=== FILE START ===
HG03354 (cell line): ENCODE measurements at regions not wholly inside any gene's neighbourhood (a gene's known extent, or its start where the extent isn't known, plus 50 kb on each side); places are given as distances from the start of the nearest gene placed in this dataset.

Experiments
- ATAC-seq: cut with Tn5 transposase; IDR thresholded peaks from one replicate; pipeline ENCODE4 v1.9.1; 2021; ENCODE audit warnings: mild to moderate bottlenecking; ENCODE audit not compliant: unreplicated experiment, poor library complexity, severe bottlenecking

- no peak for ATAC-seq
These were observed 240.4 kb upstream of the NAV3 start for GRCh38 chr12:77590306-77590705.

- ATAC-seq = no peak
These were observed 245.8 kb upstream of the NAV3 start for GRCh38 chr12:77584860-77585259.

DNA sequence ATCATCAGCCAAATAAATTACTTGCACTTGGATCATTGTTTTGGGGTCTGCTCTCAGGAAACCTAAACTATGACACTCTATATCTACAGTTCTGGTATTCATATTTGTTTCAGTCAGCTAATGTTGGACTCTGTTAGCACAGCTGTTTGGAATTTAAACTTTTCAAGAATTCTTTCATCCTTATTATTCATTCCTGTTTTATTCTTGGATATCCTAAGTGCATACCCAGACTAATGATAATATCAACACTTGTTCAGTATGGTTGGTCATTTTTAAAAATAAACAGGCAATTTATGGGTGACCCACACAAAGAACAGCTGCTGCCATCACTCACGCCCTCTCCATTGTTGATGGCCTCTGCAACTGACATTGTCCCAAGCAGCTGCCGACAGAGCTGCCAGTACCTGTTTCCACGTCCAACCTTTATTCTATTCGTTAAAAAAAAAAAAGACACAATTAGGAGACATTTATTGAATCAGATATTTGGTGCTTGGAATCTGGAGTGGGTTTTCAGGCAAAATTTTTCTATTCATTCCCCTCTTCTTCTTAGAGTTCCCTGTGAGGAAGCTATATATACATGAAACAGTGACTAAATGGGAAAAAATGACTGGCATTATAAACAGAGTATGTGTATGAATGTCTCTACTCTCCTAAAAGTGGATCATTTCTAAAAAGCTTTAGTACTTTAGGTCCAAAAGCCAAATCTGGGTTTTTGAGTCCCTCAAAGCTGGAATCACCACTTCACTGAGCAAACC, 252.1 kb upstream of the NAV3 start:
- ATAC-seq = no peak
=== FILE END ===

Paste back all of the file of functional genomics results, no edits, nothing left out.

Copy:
HG03354 (cell line): ENCODE measurements at regions not wholly inside any gene's neighbourhood (a gene's known extent, or its start where the extent isn't known, plus 50 kb on each side); places are given as distances from the start of the nearest gene placed in this dataset.

Experiments
- ATAC-seq: cut with Tn5 transposase; IDR thresholded peaks from one replicate; pipeline ENCODE4 v1.9.1; 2021; ENCODE audit warnings: mild to moderate bottlenecking; ENCODE audit not compliant: unreplicated experiment, poor library complexity, severe bottlenecking

- no peak for ATAC-seq
These were observed 240.4 kb upstream of the NAV3 start for GRCh38 chr12:77590306-77590705.

- ATAC-seq = no peak
These were observed 245.8 kb upstream of the NAV3 start for GRCh38 chr12:77584860-77585259.

DNA sequence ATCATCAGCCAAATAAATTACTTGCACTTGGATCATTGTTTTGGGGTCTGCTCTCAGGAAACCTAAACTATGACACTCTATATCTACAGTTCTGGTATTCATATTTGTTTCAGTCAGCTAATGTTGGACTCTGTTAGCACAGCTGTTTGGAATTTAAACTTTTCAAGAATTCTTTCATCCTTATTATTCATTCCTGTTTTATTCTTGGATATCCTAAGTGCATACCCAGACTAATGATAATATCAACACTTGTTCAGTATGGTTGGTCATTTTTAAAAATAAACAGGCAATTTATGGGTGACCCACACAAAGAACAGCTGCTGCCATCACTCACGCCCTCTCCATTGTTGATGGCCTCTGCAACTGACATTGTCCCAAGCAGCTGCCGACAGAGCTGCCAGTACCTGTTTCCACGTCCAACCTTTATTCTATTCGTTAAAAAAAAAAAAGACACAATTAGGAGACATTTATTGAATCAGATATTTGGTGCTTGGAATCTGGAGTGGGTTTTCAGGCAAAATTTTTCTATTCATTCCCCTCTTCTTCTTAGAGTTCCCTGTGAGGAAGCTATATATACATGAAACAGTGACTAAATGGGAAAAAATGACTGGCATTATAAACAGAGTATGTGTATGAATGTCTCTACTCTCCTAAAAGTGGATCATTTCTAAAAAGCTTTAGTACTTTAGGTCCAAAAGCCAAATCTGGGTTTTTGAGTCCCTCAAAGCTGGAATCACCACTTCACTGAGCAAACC, 252.1 kb upstream of the NAV3 start:
- ATAC-seq = no peak